We’re currently experiencing unprecedented times. Our world has changed dramatically, as COVID-19 has disrupted our lives in ways that most of us could never have imagined. As a provider of an affordable source of protein, the poultry industry is seeing its share of difficulties – and one issue is the difficulty in getting a vital food source to producers and ultimately consumers around the world.

The good news is by working together as an industry we can make great strides in keeping the food supply chain open.

Internationally acclaimed business consultant and author Idowu Koyenikan once wrote, “There is immense power when a group of people with similar interests gets together to work toward the same goals.” 

With these words he summed up our way to success. The poultry industry, government and industry associations must work together to facilitate trade and keep the supply chain open. Doing so may require some sacrifices and may even mean creating some unlikely alliances and partnerships.

Speak up

For the world’s farmers and other poultry producers, they must petition their local agricultural ministries and governments to open their borders to agricultural commerce. Freight routes for international trade need to be opened and in-country transportation of chicks secured, while measures are implemented to protect essential workers and prevent the spread of the virus further.

The only tool we have is the resolve of producers to help one another for the betterment of the industry as a whole and the people who depend on us. For poultry breeding companies, cooperation may look like sharing cargo space on an airline or pooling our resources to improve chick handling at departure and receiving points around the world.

What’s more, company-decision makers and influencers have to become actively involved to make their voices heard with associations such as the International Air Transportation Association (IATA), the Animal Transportation Association (ATA), the World Organization for Animal Health (OIE), the International Poultry Council (IPC) and the European Union Commission.

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To minimize supply chain disruption, the industry must make its voice heard with national, international and trade organizations. | Courtesy Aviagen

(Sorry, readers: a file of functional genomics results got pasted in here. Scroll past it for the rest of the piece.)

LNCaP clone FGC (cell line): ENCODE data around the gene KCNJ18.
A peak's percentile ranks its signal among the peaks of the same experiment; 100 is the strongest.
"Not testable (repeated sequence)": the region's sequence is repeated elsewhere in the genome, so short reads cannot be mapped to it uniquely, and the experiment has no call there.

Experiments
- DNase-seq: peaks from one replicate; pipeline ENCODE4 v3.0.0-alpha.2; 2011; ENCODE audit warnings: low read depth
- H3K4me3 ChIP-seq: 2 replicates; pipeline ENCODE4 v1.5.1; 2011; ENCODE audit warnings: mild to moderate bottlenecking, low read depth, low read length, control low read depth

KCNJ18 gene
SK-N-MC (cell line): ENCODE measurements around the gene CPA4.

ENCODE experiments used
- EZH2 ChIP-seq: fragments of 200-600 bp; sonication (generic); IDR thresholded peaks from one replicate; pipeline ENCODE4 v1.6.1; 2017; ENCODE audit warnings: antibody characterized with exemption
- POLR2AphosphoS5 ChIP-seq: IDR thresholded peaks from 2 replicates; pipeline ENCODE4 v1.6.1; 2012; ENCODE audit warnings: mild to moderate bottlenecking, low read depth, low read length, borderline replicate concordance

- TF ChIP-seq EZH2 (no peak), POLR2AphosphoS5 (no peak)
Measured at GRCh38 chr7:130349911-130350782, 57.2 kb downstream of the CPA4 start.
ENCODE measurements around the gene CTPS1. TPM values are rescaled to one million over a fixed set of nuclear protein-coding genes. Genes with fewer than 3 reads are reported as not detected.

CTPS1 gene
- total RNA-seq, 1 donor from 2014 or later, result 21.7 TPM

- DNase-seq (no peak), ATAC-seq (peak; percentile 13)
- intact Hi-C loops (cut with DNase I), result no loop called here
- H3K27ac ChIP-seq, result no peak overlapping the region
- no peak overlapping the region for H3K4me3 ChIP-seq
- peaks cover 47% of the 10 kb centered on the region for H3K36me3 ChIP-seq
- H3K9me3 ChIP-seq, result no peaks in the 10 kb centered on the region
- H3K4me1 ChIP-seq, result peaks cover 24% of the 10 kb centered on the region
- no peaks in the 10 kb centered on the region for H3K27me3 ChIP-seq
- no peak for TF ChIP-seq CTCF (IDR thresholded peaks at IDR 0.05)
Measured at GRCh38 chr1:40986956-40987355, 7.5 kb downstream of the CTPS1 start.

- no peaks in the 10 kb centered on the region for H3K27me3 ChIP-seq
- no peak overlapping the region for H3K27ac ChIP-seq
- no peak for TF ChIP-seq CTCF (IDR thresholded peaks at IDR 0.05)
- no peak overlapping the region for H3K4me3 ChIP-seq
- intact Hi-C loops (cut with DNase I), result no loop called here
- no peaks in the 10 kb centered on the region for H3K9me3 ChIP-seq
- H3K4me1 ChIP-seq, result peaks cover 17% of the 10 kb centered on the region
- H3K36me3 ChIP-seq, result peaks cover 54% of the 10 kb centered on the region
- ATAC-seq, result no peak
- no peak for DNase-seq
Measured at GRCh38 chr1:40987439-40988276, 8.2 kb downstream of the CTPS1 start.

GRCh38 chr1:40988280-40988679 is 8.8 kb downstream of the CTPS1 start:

These organizations can use their influence with governments and airlines to keep open major trade routes and make sure adequately trained freight handlers are available to give the best care to birds during their journeys.

We’re all in this together

The human cost of COVID-19 has been devastating and cannot be understated. The disease knows no borders, ravaging families and societies everywhere. Its negative effects have rippled to create a host of other issues that threaten health and well-being around the world. Restaurants are closed, while grocery stores are rationing purchases due to shortages.

The problems associated with COVID-19 are being amplified across developing countries, as some do not have funds to stockpile food. The rippling effect continues, as hunger and malnutrition heighten vulnerability to the virus and other diseases.

The United Nations has named Zero Hunger and Good Health and Wellbeing as two of its sustainability goals. These objectives are as relevant as ever and the poultry breeding industry shares a similar vision.

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Toward this mission, primary breeders ship breeding stock in the form of day-old chicks and hatching eggs to food producers around the world. The stock is multiplied in each country, as a two-pallet airline shipment of chicks equates to 10 million pounds of poultry meat for consumers. The lean protein supplied by chicken contributes to a healthy diet and strong immune systems - especially important at this critical time.

Unfortunately, border closures, flight cancellations and limited trade routes, as well as restricted inland travel, are obstructing the ability to get breeding stock to the world’s farmers and, in turn, severely impact global supplies of this valuable food source. It no longer seems probable that the pandemic will blow over in a few months. A more likely scenario is a disruption to normal commerce around the world into the second half of this year, making working together to find solutions imperative.

United we stand

It is now more important than ever to band together as an industry to successfully emerge on the other side of this pandemic. We are living in a defining moment  – one where history will judge us based on our ability to coordinate our efforts across borders, governments and industry for the good of people today and of generations to come.